On May 10, Ondřej Vejpustek from TREZOR sent a PGP encrypted message to Wasabi. The message had an insightful explanation about a possible Conjoin denial of service vulnerability under Wasabi’s security disclosure policy. These attacks were designed to exploit the Wasabi Bitcoin privacy wallet to steal some coins

An attacker could have exploited the vulnerability to conduct a DoS (denial-of-service) attack before the v4 Hard Fork. In that scenario, it was challenging to identify the source of the attack. Through DoS, the hacker would stop the whole CoinJoin process for every other participant and the Wasabi rounds would no longer operate.

V4 Hard Fork Resolves Wasabi Wallet Vulnerability 1

Since there is no DoS attempt this far, it is assumed that no Wasabi user has been affected by the vulnerability. It is important to note that the attacker could neither steal users’ funds nor deanonymize anyone. What they could do, however, was to prevent the completion of the CoinJoin process.

Coinbase 4

Users who have already downloaded Wasabi Wallet v1.1.12 that was released on August 5, 2020, can benefit fully from the v4 Hard Fork. The Hard Fork fixed that vulnerability and therefore no user action is necessary. For anyone who is yet to upgrade their Wasabi to v1.1.12 version, they are encouraged to do so since the Hard Fork breaks the compatibility with older software.

Blind Schnorr Signatures

At the start of every round, a new blind Schnorr signature key pair is generated for each round level. At the input registration phase, a participant of the CoinJoin records all unspent outputs in their possession as inputs to the coinjoin transaction. It also registers one or even more blinded addresses as outputs of the coinjoin transaction.

The coordinator determines the number of levels the participant has funds to participate in during the connection confirmation phase. They then return the participant to the corresponding number of blinded addresses that are signed with the corresponding level keys. Turning to the output registration phase, the participant using a different identity reveals their unblended outputs with the unblended signatures that are validated by the coordinator.

Every signature uses a freshly generated nonce for blind Schnorr signatures. In the scenario that a signer generates two signatures using one nonce, it is easy to determine their private key as same as the private part of the particular nonce.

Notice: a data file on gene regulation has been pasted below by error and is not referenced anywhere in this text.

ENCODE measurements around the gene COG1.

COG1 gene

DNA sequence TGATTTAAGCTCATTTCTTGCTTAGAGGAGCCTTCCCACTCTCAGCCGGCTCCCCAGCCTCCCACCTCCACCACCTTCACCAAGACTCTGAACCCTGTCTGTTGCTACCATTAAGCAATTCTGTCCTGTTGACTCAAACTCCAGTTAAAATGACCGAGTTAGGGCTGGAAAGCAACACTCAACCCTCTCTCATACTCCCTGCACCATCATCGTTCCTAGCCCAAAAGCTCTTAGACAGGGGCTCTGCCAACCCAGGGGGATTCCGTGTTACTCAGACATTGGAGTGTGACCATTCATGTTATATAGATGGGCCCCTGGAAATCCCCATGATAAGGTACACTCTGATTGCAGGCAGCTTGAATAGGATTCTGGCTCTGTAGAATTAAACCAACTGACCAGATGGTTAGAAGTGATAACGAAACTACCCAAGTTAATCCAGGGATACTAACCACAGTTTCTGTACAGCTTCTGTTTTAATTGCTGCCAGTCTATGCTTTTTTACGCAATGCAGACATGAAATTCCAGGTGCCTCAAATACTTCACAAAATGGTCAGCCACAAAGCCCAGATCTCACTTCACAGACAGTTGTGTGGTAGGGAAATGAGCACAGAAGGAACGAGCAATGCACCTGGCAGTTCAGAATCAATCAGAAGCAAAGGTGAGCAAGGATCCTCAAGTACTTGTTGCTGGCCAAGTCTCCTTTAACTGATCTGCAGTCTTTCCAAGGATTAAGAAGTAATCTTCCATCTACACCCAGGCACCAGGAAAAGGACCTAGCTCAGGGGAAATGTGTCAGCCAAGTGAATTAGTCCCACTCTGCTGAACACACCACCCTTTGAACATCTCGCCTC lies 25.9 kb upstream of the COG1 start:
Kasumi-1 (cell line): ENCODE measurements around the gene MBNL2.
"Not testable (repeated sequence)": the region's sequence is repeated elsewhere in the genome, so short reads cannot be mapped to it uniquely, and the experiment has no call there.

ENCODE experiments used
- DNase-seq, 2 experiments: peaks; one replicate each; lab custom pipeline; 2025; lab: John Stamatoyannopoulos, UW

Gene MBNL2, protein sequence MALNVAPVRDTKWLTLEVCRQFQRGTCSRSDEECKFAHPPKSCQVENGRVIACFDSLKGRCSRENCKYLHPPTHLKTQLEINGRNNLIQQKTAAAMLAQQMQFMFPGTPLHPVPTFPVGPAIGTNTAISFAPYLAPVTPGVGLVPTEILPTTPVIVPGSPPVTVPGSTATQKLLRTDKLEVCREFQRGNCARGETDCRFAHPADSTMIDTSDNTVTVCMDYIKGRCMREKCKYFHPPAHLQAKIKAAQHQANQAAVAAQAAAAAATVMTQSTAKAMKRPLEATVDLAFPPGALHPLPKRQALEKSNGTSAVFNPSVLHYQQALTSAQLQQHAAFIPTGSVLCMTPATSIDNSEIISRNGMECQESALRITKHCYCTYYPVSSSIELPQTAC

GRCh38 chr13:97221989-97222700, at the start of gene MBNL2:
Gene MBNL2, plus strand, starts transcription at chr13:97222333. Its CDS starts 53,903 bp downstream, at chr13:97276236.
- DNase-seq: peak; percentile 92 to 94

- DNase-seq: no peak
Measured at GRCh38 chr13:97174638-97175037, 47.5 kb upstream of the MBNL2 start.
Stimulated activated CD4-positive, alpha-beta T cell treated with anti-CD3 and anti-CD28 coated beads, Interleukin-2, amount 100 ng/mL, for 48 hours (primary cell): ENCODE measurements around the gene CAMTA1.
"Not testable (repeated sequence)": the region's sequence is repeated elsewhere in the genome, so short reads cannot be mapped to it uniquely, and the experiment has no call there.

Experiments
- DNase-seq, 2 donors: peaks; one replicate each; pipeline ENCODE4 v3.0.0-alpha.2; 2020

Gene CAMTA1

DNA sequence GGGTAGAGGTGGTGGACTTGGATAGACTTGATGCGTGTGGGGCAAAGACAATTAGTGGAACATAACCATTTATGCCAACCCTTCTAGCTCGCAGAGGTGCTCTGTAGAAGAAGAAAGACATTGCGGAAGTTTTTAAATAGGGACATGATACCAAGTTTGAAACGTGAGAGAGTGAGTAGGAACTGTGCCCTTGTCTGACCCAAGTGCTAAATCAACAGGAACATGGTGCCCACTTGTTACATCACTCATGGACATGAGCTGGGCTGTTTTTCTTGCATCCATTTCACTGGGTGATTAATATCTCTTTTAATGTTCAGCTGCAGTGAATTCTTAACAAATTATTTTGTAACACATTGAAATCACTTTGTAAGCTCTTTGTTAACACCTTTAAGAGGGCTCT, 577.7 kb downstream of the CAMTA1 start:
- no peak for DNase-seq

The issue arises that the nonce in the implementation phase is a part of the key pair. As a result, the nonce is the same for all outputs that are registered on the same level. Thus, a participant that registers two or more outputs on the same level can determine the signer’s private key.

How Attackers Operate Before v4 Hard Fork Upgrade

Any attacker who knows the signer’s private key can easily generate a valid signature for every message. Hence, they can register an output that was never blind signed by the coordinator. What happens next? Provided that the implementation of the client is correct and sound, attackers cannot steal many coins and they can also not deanonymize anyone.

The attacker can just prevent the completion of the coinjoin resulting in a denial-of-service attack. The attacker starts by registering their real and fake outputs in the output registration phase. Eventually, several participants are prohibited from registering their outputs because the output registration phase concludes when the registered outputs equal the returned blinded signatures in the connection confirmation phase.

V4 Hard Fork Resolves Wasabi Wallet Vulnerability 2

These participants normally refuse to sign the conjoin transaction. In the end, their unspent output that is registered as input to the coinjoin is banned. The attacker registers one of their real outputs. Apart from that, they register a fake output on a higher level. Since they registered outputs equal to the number of blinded signatures that they got, the other participants might register their outputs.